This talk gives an introduction to coalescent theory and characterizes the class of population models in the domain of attraction of the Kingman coalescent. At the same time, the approaches used in the proofs yield a classification of all coalescent processes which appear in the weak limit when the population size tends to infinity. In general, these coalescent processes allow for simultaneous multiple collisions of ancestral lines. The talk closes with a summary on ongoing research in this field and emphasizes the interdisciplinary importance of the coalescent for biology, computer science, mathematics and medicine.

In response to starvation Myxococcus xanthus cells initiate a multicellular developmental program that culminates in the formation of spore-filled fruiting bodies. Fruiting body formation involves two morphogenetic processes, aggregation and sporulation, which are coordinated in time and space: aggregation of cells precedes sporulation and cells do not sporulate until they have accumulated inside the fruiting bodies. The starting point in the formation of fruiting bodies is a nearly symmetric distribution of cells in a homogeneous mat, and the endpoint is the asymmetric distribution of cells inside the multicellular fruiting bodies. The mechanism underlying this redistribution of cells is changes in organised cell movements from swarming in non-starving cells to aggregation in starving cells. Key questions in understanding fruiting body formation are how the aggregation process is accomplished and how aggregation and sporulation are coordinated. The intercellular C-signal has a key role in inducing and choreographing the aggregation process and in coordinating aggregation and sporulation.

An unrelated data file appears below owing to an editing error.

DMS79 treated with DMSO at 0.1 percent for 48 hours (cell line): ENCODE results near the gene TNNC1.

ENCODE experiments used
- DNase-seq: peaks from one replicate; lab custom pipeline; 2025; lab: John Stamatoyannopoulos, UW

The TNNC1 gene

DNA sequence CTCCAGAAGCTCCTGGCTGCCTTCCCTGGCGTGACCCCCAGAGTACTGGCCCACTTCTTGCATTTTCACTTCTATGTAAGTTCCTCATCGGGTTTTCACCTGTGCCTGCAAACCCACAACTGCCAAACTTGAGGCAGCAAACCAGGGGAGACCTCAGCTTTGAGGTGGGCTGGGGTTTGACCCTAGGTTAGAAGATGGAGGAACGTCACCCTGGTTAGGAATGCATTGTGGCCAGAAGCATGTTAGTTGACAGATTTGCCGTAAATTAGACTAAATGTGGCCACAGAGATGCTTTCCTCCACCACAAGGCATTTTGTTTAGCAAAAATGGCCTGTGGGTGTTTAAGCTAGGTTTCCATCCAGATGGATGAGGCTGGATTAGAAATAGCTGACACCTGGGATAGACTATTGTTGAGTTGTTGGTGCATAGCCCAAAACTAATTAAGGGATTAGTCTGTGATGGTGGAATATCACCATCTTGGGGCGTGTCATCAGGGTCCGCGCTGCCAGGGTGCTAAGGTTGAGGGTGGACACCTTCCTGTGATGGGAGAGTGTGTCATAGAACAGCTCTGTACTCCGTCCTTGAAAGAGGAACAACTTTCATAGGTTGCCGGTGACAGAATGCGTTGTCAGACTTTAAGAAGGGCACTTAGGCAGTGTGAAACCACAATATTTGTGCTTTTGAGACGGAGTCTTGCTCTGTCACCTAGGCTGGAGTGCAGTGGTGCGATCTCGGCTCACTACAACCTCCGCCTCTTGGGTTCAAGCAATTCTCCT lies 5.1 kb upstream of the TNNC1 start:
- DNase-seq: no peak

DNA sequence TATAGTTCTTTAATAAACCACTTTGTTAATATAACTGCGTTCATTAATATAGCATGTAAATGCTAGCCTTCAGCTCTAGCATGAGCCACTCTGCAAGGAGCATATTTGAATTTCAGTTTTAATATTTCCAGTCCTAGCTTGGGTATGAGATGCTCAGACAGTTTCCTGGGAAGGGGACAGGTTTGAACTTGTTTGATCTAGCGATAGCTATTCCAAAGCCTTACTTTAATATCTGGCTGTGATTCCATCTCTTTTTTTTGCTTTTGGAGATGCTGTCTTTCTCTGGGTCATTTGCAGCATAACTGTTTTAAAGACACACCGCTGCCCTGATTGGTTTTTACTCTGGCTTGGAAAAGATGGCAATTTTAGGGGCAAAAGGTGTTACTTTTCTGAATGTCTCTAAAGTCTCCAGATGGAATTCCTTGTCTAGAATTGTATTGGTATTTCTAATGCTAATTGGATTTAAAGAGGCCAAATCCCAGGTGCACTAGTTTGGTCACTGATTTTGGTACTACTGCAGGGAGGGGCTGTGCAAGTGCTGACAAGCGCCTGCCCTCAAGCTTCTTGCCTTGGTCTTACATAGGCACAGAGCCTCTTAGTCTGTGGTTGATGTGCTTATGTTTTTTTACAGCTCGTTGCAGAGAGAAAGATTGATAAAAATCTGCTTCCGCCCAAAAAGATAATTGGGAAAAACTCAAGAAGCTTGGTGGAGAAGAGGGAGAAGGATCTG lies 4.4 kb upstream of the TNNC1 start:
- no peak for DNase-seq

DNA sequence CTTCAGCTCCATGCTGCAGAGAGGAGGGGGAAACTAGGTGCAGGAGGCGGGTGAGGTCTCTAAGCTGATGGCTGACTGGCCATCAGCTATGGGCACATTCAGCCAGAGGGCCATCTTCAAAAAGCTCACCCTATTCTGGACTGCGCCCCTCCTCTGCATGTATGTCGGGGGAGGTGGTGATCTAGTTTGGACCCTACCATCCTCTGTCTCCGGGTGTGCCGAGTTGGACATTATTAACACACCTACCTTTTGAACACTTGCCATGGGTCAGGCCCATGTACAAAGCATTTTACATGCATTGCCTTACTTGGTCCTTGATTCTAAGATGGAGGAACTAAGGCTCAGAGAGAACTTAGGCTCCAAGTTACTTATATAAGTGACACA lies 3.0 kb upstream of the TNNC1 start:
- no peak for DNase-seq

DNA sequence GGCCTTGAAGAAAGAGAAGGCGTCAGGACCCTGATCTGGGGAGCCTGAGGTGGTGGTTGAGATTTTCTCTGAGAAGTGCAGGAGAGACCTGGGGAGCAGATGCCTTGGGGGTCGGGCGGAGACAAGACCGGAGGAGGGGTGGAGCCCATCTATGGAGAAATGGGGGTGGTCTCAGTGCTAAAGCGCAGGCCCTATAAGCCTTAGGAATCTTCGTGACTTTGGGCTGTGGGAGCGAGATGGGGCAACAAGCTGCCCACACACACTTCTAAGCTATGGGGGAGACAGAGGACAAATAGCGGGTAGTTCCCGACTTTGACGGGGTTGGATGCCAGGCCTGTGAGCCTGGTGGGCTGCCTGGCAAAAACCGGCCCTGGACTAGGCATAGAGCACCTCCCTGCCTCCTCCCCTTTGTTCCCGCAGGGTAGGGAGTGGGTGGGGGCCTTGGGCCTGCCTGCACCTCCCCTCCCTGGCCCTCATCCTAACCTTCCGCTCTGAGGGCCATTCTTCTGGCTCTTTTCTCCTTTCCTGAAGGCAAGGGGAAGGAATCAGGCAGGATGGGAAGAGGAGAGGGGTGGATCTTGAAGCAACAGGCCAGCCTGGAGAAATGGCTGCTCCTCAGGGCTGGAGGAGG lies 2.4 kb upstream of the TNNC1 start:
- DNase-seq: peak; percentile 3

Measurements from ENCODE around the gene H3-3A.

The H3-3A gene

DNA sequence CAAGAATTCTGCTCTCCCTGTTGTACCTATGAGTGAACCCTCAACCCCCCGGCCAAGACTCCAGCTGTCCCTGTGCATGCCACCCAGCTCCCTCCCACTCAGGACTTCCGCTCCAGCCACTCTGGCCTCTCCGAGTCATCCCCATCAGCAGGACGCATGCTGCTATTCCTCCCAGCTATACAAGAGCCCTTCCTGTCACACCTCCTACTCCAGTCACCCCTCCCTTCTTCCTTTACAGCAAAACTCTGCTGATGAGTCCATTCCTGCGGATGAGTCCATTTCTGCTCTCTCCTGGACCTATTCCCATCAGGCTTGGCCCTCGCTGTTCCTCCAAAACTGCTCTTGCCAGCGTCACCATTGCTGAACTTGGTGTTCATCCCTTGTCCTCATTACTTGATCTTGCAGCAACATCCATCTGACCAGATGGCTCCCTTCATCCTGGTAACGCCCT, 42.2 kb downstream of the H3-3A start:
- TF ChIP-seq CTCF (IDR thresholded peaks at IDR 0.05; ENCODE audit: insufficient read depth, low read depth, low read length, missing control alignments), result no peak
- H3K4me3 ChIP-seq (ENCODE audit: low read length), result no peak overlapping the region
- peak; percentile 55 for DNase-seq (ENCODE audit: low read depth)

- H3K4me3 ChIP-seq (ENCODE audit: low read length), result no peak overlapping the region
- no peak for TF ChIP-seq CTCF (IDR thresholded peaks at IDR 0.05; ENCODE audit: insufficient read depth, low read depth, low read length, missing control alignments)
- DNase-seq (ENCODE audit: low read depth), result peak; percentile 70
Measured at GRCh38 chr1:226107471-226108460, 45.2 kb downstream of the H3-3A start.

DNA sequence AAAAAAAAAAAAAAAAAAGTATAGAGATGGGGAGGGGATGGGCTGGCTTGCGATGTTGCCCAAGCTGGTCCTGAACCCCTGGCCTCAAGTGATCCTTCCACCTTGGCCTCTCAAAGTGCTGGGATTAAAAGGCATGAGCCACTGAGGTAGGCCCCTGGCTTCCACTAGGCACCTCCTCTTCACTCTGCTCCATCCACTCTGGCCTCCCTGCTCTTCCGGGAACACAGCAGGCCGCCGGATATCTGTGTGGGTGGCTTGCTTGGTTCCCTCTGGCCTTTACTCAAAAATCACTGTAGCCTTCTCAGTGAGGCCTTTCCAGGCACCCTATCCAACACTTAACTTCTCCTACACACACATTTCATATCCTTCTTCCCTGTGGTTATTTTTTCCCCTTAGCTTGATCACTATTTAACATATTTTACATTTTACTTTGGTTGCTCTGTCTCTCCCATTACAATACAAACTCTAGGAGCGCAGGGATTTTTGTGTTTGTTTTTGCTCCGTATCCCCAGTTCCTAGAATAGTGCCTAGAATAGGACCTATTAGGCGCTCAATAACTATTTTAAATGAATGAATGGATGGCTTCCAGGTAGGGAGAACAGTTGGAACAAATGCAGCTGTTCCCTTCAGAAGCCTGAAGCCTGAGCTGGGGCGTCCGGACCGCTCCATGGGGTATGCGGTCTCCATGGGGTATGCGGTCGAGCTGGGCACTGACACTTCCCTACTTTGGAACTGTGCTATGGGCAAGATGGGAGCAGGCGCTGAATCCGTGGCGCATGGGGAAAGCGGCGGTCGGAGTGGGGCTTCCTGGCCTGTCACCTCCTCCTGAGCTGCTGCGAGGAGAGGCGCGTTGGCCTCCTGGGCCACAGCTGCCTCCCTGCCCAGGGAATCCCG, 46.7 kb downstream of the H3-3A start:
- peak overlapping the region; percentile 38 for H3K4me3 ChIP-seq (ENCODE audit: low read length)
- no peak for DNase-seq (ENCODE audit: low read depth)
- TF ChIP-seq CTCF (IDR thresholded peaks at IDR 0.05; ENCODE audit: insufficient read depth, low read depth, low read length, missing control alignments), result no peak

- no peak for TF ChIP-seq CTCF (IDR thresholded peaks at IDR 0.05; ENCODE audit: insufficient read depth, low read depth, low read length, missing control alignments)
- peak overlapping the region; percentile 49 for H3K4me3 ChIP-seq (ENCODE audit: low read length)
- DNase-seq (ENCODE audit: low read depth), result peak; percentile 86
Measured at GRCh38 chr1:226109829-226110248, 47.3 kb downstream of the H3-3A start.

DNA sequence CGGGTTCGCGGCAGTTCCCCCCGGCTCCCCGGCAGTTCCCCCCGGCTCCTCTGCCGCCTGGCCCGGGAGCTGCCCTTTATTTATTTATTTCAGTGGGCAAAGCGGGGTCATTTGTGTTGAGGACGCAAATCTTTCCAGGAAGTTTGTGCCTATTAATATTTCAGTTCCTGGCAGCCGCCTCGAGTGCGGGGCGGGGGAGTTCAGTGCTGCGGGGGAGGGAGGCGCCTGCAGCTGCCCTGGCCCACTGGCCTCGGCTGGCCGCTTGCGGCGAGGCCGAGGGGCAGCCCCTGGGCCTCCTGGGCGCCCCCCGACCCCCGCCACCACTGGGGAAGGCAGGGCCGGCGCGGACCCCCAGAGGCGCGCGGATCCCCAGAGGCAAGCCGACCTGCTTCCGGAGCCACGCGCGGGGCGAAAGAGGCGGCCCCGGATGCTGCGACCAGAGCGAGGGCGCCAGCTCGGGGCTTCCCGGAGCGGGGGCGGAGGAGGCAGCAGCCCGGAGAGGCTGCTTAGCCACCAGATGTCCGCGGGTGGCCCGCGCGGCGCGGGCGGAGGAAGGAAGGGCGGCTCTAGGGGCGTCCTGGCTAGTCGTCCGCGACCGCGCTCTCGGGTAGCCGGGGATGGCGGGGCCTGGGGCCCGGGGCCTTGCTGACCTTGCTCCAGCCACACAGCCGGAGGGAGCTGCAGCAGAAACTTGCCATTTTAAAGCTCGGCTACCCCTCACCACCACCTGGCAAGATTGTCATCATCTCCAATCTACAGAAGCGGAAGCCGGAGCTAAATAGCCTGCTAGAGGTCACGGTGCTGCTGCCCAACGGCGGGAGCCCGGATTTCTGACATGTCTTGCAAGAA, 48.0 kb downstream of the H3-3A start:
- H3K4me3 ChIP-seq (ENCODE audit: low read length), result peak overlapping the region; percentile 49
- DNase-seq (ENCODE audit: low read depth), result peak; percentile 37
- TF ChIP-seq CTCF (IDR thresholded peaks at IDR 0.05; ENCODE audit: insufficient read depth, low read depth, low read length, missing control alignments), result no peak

To understand how the C-signal acts at the molecular level, we have analysed the mechanism of the C-signal. The C-signal is cell surface-associated and signal transmission occurs by a contact-dependent mechanism. C-signal accumulates during development. C-signal induces aggregation and sporulation at specific thresholds: at intermediate levels aggregation is induced and at high levels sporulation is induced. An ordered increase in the level of C-signalling in combination with the specific thresholds ensures the correct temporal order of aggregation and sporulation. The contact-dependent signal transmission mechanism allows the spatial coordination of aggregation and sporulation by coupling cell position and signalling levels.